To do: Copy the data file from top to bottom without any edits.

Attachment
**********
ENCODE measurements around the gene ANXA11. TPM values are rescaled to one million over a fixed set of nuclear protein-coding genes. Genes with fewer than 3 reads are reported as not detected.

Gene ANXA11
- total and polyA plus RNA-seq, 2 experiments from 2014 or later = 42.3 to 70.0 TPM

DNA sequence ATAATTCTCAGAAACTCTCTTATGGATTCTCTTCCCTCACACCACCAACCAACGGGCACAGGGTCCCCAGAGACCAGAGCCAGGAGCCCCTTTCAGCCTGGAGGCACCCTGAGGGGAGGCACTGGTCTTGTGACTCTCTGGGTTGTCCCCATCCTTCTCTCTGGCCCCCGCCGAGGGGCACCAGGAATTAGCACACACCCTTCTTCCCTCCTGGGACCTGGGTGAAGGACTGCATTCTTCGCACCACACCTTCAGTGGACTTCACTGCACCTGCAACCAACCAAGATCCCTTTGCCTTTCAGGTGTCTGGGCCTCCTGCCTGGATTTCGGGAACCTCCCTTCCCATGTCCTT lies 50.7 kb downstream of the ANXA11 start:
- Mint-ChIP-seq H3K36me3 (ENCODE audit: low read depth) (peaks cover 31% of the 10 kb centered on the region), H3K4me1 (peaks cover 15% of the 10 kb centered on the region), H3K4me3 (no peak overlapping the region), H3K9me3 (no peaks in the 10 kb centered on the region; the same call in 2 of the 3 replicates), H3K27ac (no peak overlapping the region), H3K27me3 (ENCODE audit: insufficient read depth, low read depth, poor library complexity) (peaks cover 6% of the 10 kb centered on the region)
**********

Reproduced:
ENCODE measurements around the gene ANXA11. TPM values are rescaled to one million over a fixed set of nuclear protein-coding genes. Genes with fewer than 3 reads are reported as not detected.

Gene ANXA11
- total and polyA plus RNA-seq, 2 experiments from 2014 or later = 42.3 to 70.0 TPM

DNA sequence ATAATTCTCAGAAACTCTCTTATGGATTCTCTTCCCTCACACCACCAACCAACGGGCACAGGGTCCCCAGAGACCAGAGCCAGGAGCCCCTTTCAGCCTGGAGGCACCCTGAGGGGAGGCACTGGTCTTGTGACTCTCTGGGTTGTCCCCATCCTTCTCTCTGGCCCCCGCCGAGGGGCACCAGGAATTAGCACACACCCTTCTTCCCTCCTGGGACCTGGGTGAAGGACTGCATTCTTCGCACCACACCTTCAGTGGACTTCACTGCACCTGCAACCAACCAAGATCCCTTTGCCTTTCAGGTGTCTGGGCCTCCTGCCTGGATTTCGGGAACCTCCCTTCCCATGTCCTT lies 50.7 kb downstream of the ANXA11 start:
- Mint-ChIP-seq H3K36me3 (ENCODE audit: low read depth) (peaks cover 31% of the 10 kb centered on the region), H3K4me1 (peaks cover 15% of the 10 kb centered on the region), H3K4me3 (no peak overlapping the region), H3K9me3 (no peaks in the 10 kb centered on the region; the same call in 2 of the 3 replicates), H3K27ac (no peak overlapping the region), H3K27me3 (ENCODE audit: insufficient read depth, low read depth, poor library complexity) (peaks cover 6% of the 10 kb centered on the region)